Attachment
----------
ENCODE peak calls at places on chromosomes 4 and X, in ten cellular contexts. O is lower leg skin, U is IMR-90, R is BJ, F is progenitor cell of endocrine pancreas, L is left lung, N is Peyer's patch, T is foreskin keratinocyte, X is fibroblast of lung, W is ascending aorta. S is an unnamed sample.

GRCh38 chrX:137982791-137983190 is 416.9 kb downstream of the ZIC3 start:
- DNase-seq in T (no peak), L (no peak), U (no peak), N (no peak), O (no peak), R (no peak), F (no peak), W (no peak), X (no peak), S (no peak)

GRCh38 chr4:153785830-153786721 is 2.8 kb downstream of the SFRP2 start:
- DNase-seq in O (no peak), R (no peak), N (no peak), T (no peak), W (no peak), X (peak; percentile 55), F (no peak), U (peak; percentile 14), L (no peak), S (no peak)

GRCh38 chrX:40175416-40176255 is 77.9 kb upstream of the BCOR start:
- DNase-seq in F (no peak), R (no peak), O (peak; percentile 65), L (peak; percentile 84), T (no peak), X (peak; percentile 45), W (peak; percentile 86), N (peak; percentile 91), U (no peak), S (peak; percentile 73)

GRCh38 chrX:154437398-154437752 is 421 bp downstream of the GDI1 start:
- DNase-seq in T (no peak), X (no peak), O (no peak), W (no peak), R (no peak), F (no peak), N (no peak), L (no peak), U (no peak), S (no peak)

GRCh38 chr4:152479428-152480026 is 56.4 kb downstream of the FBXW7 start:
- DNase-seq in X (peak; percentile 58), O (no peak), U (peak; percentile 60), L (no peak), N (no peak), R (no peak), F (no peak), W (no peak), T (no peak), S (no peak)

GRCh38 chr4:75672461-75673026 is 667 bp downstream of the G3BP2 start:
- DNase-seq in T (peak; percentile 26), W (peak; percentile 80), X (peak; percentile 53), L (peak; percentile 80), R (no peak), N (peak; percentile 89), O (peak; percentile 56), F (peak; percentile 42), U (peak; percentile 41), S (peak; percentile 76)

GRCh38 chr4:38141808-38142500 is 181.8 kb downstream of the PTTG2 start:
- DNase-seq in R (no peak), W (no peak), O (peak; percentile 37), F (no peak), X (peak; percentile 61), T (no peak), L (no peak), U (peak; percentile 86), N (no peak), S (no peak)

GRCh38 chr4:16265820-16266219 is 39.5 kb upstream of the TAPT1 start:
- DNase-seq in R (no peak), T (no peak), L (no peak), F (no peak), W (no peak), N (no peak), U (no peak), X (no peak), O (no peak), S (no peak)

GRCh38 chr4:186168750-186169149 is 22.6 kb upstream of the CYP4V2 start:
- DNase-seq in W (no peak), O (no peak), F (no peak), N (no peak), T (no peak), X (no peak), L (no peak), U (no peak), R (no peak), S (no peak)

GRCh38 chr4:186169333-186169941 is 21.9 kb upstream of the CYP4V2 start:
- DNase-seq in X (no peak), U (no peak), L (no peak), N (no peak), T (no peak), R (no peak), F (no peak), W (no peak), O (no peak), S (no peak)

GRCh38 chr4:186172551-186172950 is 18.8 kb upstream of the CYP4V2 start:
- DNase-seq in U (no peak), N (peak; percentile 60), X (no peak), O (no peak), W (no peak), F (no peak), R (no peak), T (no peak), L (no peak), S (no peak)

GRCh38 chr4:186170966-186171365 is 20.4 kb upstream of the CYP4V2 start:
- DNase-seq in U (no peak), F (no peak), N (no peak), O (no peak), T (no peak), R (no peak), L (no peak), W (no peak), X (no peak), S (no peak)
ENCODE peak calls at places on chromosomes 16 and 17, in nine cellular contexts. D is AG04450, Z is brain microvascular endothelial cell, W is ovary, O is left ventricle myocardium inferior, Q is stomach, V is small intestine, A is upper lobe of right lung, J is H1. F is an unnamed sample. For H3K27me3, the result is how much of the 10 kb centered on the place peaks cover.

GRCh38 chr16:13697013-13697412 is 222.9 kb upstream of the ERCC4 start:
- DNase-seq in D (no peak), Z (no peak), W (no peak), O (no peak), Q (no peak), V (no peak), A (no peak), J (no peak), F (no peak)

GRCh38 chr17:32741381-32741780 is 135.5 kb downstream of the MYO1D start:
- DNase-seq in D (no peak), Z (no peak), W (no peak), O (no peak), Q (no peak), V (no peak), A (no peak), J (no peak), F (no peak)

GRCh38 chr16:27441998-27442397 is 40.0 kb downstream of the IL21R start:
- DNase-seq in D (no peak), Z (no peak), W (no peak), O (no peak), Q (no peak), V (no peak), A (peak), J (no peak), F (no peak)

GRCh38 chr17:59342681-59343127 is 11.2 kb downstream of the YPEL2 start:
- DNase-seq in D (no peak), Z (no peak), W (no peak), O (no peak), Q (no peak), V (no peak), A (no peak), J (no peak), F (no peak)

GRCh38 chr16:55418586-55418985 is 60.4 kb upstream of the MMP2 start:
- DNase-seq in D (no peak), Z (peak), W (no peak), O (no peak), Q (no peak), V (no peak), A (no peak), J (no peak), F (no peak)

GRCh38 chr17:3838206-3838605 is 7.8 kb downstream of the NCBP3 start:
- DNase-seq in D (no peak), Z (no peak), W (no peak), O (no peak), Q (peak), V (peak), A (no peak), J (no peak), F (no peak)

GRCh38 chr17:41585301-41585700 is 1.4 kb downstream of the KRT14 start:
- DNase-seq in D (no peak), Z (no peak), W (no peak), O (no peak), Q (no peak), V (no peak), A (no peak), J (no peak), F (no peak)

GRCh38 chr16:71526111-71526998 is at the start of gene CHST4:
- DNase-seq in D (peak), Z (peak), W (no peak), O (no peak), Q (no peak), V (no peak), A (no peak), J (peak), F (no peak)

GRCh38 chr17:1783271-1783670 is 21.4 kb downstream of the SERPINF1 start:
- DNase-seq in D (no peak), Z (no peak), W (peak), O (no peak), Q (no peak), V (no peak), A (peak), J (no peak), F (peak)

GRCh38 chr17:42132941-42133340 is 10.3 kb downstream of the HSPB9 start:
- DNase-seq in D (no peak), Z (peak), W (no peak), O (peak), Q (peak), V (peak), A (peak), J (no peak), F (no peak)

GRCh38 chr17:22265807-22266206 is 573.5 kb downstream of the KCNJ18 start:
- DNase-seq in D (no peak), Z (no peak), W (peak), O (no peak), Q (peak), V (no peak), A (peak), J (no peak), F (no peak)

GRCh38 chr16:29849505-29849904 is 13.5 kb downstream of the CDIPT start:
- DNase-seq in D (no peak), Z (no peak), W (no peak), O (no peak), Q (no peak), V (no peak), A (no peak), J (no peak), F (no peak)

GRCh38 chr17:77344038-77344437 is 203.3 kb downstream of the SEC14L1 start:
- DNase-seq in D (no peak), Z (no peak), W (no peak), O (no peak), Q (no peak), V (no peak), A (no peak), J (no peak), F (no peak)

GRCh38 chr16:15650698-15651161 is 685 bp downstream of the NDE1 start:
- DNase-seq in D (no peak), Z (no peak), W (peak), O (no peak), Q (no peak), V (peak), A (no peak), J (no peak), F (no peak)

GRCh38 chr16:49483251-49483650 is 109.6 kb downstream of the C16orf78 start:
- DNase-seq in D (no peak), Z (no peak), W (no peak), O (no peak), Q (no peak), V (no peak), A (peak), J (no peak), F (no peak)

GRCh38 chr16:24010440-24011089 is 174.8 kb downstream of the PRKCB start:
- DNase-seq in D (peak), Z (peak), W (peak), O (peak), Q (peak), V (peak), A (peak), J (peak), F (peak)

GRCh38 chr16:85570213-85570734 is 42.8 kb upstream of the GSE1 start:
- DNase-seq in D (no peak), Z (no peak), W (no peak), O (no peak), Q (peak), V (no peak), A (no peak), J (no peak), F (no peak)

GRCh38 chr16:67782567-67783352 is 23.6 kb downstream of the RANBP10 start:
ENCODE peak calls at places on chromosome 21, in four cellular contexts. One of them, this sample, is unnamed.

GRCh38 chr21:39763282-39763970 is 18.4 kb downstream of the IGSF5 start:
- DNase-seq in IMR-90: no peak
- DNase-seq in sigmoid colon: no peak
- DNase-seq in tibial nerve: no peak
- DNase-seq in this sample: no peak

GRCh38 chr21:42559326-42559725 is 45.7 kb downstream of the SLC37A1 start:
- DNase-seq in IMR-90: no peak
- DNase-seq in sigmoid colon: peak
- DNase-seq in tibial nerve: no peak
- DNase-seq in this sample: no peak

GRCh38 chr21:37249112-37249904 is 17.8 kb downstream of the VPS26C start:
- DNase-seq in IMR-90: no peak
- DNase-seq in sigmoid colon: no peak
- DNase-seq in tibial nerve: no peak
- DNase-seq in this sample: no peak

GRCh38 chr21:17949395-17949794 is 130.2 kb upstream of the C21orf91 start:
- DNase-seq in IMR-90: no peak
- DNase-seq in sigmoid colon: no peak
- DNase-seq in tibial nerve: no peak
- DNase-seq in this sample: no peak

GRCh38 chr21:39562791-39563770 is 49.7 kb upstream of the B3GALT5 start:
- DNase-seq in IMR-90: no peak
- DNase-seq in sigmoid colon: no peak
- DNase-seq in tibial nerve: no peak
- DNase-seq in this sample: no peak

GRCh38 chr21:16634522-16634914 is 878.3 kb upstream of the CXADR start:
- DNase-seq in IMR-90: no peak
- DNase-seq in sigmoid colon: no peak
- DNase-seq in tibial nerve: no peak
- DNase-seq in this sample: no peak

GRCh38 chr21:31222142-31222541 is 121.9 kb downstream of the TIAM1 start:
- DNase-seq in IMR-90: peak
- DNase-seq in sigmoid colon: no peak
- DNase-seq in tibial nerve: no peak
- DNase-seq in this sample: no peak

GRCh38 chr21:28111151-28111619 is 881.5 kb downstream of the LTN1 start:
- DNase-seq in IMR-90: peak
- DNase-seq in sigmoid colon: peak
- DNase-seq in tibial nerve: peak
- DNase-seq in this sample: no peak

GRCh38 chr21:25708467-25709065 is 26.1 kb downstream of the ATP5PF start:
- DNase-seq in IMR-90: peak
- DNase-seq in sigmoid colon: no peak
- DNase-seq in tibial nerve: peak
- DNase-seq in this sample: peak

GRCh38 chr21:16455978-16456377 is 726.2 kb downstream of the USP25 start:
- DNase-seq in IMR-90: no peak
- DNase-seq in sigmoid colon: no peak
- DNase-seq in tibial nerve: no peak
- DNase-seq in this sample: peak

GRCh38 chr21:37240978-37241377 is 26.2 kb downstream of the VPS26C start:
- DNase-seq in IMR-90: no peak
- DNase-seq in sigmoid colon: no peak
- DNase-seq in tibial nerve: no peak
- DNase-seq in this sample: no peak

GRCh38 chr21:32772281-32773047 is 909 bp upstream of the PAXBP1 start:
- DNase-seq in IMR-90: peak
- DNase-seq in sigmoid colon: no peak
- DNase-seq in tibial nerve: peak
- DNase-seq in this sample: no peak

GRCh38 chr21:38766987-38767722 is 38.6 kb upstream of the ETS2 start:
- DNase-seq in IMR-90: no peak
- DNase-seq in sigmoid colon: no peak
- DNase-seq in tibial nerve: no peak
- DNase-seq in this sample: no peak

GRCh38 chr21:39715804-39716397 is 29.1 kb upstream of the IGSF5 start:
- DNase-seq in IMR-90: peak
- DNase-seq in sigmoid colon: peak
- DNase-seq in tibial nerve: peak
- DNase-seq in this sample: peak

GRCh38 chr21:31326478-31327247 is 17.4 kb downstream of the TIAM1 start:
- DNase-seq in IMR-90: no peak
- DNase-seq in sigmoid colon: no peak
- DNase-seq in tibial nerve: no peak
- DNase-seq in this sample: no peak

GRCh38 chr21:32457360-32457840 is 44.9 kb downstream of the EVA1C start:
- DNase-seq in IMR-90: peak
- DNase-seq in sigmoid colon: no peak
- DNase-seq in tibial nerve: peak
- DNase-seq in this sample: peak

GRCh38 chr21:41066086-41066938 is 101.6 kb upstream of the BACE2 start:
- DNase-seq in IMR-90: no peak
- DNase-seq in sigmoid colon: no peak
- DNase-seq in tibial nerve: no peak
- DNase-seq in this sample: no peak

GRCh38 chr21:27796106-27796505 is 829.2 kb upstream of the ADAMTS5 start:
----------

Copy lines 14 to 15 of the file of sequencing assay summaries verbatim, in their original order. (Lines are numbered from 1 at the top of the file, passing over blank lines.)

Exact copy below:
GRCh38 chr4:38141808-38142500 is 181.8 kb downstream of the PTTG2 start:
- DNase-seq in R (no peak), W (no peak), O (peak; percentile 37), F (no peak), X (peak; percentile 61), T (no peak), L (no peak), U (peak; percentile 86), N (no peak), S (no peak)